All three characters struck me as very real; I can easily imagine meeting them on the street or on campus; in fact, I’m pretty sure I already have. The play is nicely grounded in reality; in fact, some of the crazier twists the plot takes are of the “truth is stranger than fiction” variety (Pammie actually owns an original Picasso, for starts). I believed nearly all of the situations could easily be true experiences, and that helped sell me on the story.

Playwright Wohl’s dialogue is crisp and authentic, infused with a strong sense of humor, which is handled deftly by director Charles Morey and his talented cast. She presents intriguing questions, some of them pretty straight up, about current social and economic divisions in the United States and how those divisions are reflected, unfortunately, in our lopsided educational system. For generations, the wealthy and privileged have managed to stay on top — Jordy, as a rich, white, male athlete applying for entrance to a major bastion if academia is nearly the perfect embodiment of that. He knows it’s hard to get into the school he wants, but he reasons that the work will be worth it because of the four years of solid partying he’ll get in college.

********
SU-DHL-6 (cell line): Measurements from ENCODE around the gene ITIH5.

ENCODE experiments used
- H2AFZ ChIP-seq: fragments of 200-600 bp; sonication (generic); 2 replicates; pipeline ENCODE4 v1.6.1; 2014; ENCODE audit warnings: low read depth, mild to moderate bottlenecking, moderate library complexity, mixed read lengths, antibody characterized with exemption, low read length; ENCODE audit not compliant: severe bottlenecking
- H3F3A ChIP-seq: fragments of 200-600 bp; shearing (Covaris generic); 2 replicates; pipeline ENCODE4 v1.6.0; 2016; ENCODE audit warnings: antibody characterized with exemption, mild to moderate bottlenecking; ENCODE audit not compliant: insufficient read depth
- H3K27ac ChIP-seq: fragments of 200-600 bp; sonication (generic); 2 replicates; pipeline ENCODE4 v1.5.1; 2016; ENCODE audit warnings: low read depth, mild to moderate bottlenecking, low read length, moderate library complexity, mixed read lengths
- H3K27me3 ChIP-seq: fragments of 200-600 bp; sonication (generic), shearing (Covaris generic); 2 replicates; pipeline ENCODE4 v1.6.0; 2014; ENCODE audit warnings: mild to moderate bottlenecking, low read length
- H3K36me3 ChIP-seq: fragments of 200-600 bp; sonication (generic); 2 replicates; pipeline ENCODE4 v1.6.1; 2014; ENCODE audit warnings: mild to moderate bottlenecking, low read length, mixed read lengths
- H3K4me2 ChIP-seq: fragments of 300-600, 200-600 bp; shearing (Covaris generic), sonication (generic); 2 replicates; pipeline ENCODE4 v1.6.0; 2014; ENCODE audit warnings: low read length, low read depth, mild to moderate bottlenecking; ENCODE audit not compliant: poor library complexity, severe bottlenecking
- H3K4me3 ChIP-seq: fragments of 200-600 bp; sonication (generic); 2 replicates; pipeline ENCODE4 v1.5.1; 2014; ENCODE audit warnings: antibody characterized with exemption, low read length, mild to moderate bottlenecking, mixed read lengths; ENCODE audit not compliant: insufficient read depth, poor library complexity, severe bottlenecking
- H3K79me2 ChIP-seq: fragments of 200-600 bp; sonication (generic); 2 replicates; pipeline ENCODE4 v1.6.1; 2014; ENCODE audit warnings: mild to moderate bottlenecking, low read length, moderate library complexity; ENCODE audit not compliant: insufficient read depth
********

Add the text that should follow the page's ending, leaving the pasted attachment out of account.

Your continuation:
The play is not preachy; rather, it presents Sara’s experience with the Anders family as a window into a world our celebrity and wealth-obsessed society really doesn’t understand. Wohl is not satisfied with leaning on appearances; she wants to examine what goes on beneath. Jordy has been raised to expect certain things, among them his top-tier education; it’s treated as both a privilege and an expectation. Harvard is the only option for him; there is no mention of his second or third choices. In one scene he mentions the possibility of attending Vassar, and is instantly ridiculed by Pammie. It may seem unrealistic for him to only apply to one school, but I believed it; I actually think it happens more often than we realize.

The play has a lot of strengths, as does the production. It is a bit long, clocking in at 2 hours and 15 minutes without the intermission. But the questions asked are fascinating ones, and the characters are as enthralling as they are frustrating; that makes them, in my estimation, truly human.

Pioneer Theatre Company’s production of In plays Mondays through Thursdays at 7:30 PM, Fridays at 8 PM, and Saturdays at 2 PM and 8 PM through March 5 at the Rogers Memorial Theater (300 S. 1400 E., Salt Lake City).  Tickets are $24-42.  For more information, visit


Pioneer - In - Image 1

L-R, on sofa: Alexandra Neil, Julie Jesneck, playwright Bess Wohl, and Jason Ralph. Standing: Director Charles Morey. Photo by Alexander Weisman. Widgets